This site has limited support for your browser. We recommend switching to Edge, Chrome, Safari, or Firefox.

When Beauty Awoke

How many ways to think about “Sleeping Beauty”? In the first written Italian and French versions, the plots outline the fate of a young girl as the object of family jealousy, trickery and, after being drugged asleep, ravishment. By the mid-19th century, the Brothers Grimm toned down the storyline, romanticized and adapted it as a story fit for children. Ivan Vsevolozhsky, Tchaikovsky, and Marius Petipa’s 1890 landmark ballet further refashioned it. But another few generations of scholarly research recognized the darker undertones and representations of girls in the fairy tale tradition. Apart from handsome swains or huntsmen who save damsels like Beauty or Red Riding Hood from stepmothers or disfigured crones, the producers of even the most treasured classics should take some measure of the plight of characters, even if fantasy.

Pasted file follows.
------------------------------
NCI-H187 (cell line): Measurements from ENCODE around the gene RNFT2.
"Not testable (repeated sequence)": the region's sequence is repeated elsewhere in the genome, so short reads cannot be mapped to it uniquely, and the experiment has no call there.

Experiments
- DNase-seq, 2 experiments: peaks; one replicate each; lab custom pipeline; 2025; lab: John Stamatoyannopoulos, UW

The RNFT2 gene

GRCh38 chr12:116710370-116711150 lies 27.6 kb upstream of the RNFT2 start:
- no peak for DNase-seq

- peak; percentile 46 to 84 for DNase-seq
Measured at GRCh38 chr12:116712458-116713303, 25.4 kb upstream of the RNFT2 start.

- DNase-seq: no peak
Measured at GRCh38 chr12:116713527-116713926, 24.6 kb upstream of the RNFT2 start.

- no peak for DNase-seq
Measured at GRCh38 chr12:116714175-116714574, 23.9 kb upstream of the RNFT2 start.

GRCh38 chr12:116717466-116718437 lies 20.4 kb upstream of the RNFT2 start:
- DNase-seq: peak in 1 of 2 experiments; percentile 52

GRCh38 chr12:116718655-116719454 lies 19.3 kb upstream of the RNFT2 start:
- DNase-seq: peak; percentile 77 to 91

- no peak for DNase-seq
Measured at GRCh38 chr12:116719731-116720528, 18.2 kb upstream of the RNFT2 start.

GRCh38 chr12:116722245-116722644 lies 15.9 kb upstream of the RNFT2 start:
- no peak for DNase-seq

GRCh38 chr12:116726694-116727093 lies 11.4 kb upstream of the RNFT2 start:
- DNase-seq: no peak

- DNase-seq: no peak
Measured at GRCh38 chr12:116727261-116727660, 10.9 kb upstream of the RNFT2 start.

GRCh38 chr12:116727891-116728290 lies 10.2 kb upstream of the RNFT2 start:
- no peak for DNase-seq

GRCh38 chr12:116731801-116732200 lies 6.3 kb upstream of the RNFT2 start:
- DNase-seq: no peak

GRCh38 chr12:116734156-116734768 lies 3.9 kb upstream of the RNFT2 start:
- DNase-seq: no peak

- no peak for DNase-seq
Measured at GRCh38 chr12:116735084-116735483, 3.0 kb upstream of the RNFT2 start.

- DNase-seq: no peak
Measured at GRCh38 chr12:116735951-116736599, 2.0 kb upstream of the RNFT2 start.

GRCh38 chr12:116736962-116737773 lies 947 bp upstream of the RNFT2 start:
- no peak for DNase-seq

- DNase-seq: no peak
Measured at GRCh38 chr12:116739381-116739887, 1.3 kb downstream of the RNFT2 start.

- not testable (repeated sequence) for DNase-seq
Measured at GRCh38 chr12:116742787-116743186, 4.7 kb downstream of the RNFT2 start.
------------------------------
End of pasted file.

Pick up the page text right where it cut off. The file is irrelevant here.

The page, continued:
subscribe to continue reading


Starting at $49.99/year

  • Unlimited access to 1000+ articles
  • Weekly writing that inspires and provokes thought
  • Understanding the artform on a deeper level

Already a paid subscriber? Login

MARINA HARSS


comments

Blog posts

Dancing with You
REVIEWS | Karen Hildebrand

Dancing with You

The stage is strewn with potatoes. Single straight back chair, overturned. A canteen. At center is a life scale charcoal sketch, unframed on canvas. It looks like a human figure topped by a dark smudge of a head—the shape calls to mind a famous work of Gustav Klimt. 

Continue Reading
Fifth Avenue Blooms
REVIEWS | Faye Arthurs

Fifth Avenue Blooms

How long is their nap?” my three-year-old asked about halfway through the Trisha Brown Dance Company’s performance of “Group Primary Accumulation,” a 20-minute supine dance for four.

Continue Reading
They Were There
BOOKSHELF | Candice Thompson

They Were There

In her new biography, The Swans of Harlem, journalist Karen Valby is witness to the testimony of five pioneering Black ballerinas intimate with the founding history of Dance Theatre of Harlem. 

FREE ARTICLE
Level Up
REVIEWS | Rachel Howard

Level Up

Sacramento Ballet executive and artistic director Anthony Krutzkamp dresses sharp and gives a memorable pre-curtain speech. The way he tells it, the Central California company was in rehearsals for “Swan Lake” last year when he realized he faced an enviable problem: the dancers were too good for the ballets he’d programmed under a five-year plan. 

Continue Reading
Good Subscription Agency